History and Mission

First...

Frances McAllister founded the Arboretum as The Transition Zone Horticultural Institute in 1981.

The Walter Reichardt House, where we currently house our gift shop, visitor center, administration offices, and rental space, was Frances’s home starting in 1967.

Frances passed through Flagstaff on the train in the early 1930’s, and later her husband, John Vickers McAllister, gave her a rustic cabin on a parcel of land near Woody Mountain Road as a wedding present. Frances and her family traveled from Los Angeles every summer to spend time in their cabin with its marvelous vista of the San Francisco Peaks.

They also purchased the land where the Arboretum sits today which was a working cattle ranch.

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Then...

After her husband’s passing, Frances moved to Flagstaff permanently. She and had her new house built on the land that is currently The Arboretum. She also had the old log cabin moved from its previous site to ther new property – it was taken apart piece by piece and reassembled where you see it now near the meadow!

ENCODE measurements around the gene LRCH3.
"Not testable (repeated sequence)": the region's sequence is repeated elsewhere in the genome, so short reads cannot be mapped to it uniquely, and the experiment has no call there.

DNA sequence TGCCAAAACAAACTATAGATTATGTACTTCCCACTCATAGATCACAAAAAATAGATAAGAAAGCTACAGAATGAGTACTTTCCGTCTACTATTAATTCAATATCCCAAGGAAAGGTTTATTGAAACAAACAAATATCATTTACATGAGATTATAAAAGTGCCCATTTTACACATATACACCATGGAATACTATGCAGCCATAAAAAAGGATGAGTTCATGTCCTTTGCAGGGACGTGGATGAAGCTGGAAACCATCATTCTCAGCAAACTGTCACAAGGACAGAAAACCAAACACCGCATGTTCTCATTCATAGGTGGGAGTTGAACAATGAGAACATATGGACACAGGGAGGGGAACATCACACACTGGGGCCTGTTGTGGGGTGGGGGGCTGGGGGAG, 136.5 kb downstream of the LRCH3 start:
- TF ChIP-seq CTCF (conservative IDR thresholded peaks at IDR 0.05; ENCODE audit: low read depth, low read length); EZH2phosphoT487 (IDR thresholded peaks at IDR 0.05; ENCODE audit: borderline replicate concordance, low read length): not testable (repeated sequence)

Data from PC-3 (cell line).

Frances’ love of native plants began as a small child and she pursued her passion for gardening in her new home. She found that gardening at 7,000 feet was a challenge compared to gardening in southern California. She had more success with native species and adapted exotic plants from other high, dry locations. Her experimentation’s and success in gardening prompted her to want to share her gardens and research with the community.

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Now...

Frances McAllister was a well-known philanthropist in the Flagstaff community, and provided significant support to several nonprofits in addition to The Arboretum including The Grand Canyon Trust, The Museum of Northern Arizona, Lowell Observatory, NAU’s history and biology departments, and The Arizona Community Foundation’s p-12 educational fund.

Frances passed away in 2008 at the age of 97. She left a legacy of service and philanthropy still felt by the entire community.

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Our Mission

The Arboretum at Flagstaff’s mission is to increase the understanding, appreciation, and conservation of plants and plant communities native to the Colorado Plateau.

We strive to:

Identify, evaluate, display, and introduce plants adapted to the climatic and soil conditions of the Flagstaff environment

Seek innovative solutions to conservation issues by engaging in scientific research involving our high altitude environment

Develop educational programs that encourage others to become wise stewards of our natural environment

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